By AIMEE MURILLO
By STEPHANIE ZACHAREK
By MATT COKER
By AIMEE MURILLO
By AMY NICHOLSON
By JONATHAN KIEFER
By INKOO KANG
If nothing else, Charles Shyer's first excursion into costume drama offers another shining example of Hollywood's unshakable conviction that history is ineluctably British, even when it's demonstrably French. Though The Affair of the Necklace is set in pre-Revolutionary Versailles, it fairly teems with BBC diction, including Hilary Swank's. As Jeanne de la Motte-Valois, a blue-blooded temptress at the court of Louis XVI, Swank certainly looks the part—très Fanny Ardant in erect bearing, haughty cheekbones and liquid dark eyes. Until, that is, she opens her mouth and a flood of Sloane Square enunciation pours out, laced with some occasional neo-Shakespearean declaiming that must be screenwriter John Sweet's idea of period speech. "Look ho!" Jeanne cries gamely when a potential enemy heaves into view.
Despite the fact that most of its cast is English or desperately trying to be, The Affair of the Necklace is an all too free interpretation of a bona fide slice of French history, when some shenanigans engineered by a dispossessed countess scamming to regain her place at court helped speed the fall from grace of Marie Antoinette, and thus, some historians say, brought the French aristocracy to its knees. Orphaned and disinherited as a child when her liberal-minded family fell out of favor with the king, de la Motte-Valois showed up at Versailles determined to do whatever it took to regain her noble heritage. Ignored by the queen, she manipulated a bunch of highly placed shady types in a scheme to get her hands on a diamond-studded necklace, originally offered to and rejected by Marie Antoinette, that would enable Jeanne to buy back her stolen rank.
On the evidence of what she got up to, which included not only framing the hapless queen (already in bad odor with her humble subjects for overspending and indifference to their misery) and France's highest-ranking prelate, but also engaging in an opportunistic ménage à trois with her husband and the lover who inducted her into the winning ways of the court, one has to conclude that in real life, de la Motte-Valois was a nasty piece of work and a ruthless, conniving fortune hunter to boot. How else could she have flourished in the nest of vipers that was the French court in its dying days? Either way, she ought to be a juicy subject for a movie, never mind the role of a lifetime for Swank, whose career may already be forever cursed by having been there and done that in Boys Don't Cry. Shyer, however, wants from Swank not the con-artist swagger of Brandon Teena, but the pathos of Teena Brandon. In his version of things, Jeanne's first order of business is to pass the great American likability test. Thus we are firmly instructed that her plotting stems not from a craving for wealth and status, but from her yearning to retrieve the lost honor of her family. Just as her association with the court rogue, played by the delectable Australian hunk Simon Baker, is cemented by a mutual desire to compensate for being abandoned in childhood.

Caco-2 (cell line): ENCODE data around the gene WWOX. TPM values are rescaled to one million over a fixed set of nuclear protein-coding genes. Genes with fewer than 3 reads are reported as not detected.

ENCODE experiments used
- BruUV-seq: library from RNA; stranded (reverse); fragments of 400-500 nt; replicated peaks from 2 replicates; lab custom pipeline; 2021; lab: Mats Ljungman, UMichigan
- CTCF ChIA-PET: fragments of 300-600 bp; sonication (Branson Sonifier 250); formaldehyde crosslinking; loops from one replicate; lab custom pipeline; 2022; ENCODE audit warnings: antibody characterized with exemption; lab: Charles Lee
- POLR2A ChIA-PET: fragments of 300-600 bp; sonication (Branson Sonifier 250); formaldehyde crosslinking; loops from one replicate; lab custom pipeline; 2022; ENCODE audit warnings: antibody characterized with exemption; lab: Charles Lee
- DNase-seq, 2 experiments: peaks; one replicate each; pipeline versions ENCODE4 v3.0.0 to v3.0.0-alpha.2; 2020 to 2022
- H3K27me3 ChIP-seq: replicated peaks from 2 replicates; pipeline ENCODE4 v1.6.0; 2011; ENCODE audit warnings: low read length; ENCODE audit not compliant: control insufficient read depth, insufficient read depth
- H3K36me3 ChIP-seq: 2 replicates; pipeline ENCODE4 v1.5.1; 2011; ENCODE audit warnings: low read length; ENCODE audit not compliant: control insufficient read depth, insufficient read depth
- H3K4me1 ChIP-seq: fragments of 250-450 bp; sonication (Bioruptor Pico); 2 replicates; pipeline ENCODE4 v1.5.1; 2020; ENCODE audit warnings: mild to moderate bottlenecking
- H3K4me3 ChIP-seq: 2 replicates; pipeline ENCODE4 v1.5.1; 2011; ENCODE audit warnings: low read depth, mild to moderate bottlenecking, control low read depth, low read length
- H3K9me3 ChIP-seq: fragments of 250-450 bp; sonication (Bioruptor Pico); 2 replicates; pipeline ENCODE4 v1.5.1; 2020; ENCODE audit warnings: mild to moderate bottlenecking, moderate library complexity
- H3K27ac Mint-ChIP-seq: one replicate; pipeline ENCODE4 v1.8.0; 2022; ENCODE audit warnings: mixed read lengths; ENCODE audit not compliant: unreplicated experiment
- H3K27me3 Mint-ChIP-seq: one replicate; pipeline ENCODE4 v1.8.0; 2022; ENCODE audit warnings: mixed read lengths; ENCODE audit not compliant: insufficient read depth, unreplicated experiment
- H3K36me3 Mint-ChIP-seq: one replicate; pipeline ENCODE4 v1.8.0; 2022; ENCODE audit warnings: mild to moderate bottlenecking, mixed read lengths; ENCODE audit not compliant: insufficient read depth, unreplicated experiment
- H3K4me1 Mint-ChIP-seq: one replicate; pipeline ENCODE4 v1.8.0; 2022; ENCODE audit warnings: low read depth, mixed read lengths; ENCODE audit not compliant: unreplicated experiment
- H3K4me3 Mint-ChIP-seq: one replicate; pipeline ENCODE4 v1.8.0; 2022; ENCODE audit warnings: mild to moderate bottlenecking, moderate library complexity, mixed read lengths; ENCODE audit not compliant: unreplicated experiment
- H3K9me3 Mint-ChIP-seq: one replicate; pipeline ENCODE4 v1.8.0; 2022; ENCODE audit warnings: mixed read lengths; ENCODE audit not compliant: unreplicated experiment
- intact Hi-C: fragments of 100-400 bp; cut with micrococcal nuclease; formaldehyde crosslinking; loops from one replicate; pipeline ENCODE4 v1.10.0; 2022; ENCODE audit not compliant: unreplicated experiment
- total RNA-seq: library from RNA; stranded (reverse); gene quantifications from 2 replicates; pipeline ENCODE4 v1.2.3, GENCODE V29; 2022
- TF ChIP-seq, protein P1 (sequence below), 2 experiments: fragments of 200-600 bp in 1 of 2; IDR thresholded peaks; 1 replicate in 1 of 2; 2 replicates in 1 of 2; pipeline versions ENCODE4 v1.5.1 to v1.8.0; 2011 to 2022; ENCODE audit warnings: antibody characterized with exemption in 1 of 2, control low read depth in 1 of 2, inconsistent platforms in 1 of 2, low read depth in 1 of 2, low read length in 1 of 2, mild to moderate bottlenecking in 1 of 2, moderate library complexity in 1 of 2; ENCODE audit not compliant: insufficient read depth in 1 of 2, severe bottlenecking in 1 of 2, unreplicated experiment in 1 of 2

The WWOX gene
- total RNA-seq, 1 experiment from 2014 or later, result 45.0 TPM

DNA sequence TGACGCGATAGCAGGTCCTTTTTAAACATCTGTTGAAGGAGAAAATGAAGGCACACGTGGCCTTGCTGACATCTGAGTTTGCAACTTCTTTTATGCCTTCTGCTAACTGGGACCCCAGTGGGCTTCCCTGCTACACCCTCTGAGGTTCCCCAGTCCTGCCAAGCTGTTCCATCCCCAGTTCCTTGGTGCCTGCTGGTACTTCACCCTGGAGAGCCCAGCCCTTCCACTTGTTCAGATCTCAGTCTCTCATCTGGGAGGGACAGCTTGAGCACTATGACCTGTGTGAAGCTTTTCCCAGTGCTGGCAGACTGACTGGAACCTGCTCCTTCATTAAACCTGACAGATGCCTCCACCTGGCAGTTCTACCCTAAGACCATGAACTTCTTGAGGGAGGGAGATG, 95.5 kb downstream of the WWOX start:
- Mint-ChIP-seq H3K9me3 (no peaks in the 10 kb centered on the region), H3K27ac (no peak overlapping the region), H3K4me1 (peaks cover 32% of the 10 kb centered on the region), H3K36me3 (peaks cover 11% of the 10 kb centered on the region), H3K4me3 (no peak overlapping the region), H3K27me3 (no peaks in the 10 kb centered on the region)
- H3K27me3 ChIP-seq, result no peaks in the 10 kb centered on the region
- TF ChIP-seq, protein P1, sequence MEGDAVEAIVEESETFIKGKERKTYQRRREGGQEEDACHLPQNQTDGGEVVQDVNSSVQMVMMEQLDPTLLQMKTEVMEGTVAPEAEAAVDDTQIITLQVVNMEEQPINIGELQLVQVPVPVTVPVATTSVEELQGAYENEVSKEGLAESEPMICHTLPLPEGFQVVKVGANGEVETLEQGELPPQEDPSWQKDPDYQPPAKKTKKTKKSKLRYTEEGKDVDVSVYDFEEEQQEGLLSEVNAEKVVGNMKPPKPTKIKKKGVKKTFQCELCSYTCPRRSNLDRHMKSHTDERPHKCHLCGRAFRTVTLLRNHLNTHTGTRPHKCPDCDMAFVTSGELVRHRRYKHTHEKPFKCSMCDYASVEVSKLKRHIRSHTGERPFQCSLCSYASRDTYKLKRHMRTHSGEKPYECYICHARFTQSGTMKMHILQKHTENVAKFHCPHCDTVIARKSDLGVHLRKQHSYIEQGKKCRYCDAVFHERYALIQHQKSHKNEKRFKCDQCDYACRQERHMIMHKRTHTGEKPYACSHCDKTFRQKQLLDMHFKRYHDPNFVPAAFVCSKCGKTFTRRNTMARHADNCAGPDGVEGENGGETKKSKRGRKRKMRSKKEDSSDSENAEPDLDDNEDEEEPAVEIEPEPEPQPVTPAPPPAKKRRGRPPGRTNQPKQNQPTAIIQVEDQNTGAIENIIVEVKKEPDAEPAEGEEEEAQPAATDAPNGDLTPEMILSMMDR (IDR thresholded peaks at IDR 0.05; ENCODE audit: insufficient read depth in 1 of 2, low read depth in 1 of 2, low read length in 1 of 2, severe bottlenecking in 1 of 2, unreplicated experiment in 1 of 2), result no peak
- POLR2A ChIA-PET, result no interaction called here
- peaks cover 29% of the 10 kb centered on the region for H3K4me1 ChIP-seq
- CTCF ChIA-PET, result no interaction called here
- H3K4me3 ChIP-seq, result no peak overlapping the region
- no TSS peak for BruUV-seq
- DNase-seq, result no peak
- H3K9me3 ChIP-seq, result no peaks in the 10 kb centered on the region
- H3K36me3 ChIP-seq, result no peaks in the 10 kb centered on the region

In other words, Jeanne is no fun at all. This is no fault of Swank, who's caught in the overall confusion of a movie crippled by its ambitions to be both caper and heartfelt melodrama, to say nothing of a cautionary tale about the politics of celebrity in our own culture. She's not alone: as Cardinal Rohan, the priest and legendary debaucher who colludes with Jeanne in order to heal an old rift with the queen, the excellent Jonathan Pryce seems unsure whether to play it straight or cut up. Adrien Brody, as Jeanne's ne'er-do-well husband, appears similarly hobbled, while Christopher Walken, as a fraudulent psychic in a Svengali mustache who gets in on the scam, looks as though he just wandered in from the set of The Lord of the Rings. As to Joely Richardson's Marie Antoinette, she's a regular time traveler, whose tinkling rendering of "Plaisir d'Amour" is followed by the elegantly expressed opinion that "Shit will rain upon us in biblical amounts." Later, she shows up in sunglasses before sobering up just in time to bow out under the guillotine.
If The Affair of the Necklace's immediate aesthetic model is Masterpiece Theatre lightly flavored with Monty Python, its hermeneutics are strenuously contempo American—full of life lessons and unable to read the past as anything but a finger wagging at the present. More Monica Lewinsky than Gennifer Flowers, Jeanne is a little-girl-lost thinly disguised as a scheming minx who learns in the school of hard knocks that in the end, love matters more than a fancy address or the political casting couch. Still, the woman shows market savvy. When all seems lost, she heads for London to read from her memoirs. To judge by this movie, her audiences could hardly have found them racy. But I'm sure they dug the accent.
Had Robert Forster been born a generation earlier than he was, he would have spent his acting life doing the strong, silent thing on a horse. As it is, Forster got off to a rollicking start in the '60s playing hardened types in John Huston's Reflections in a Golden Eye and Haskell Wexler's Medium Cool, after which his career slid into minor television work until his lifelong fan Quentin Tarantino saw the Gary Cooper in him and cast him as the decent, monosyllabic bail bondsman who falls for Pam Grier in Jackie Brown. That movie didn't do for Forster what Pulp Fiction did for John Travolta—for which I hope Forster's grateful—but it did get him busy in movies again, for which we should be grateful.
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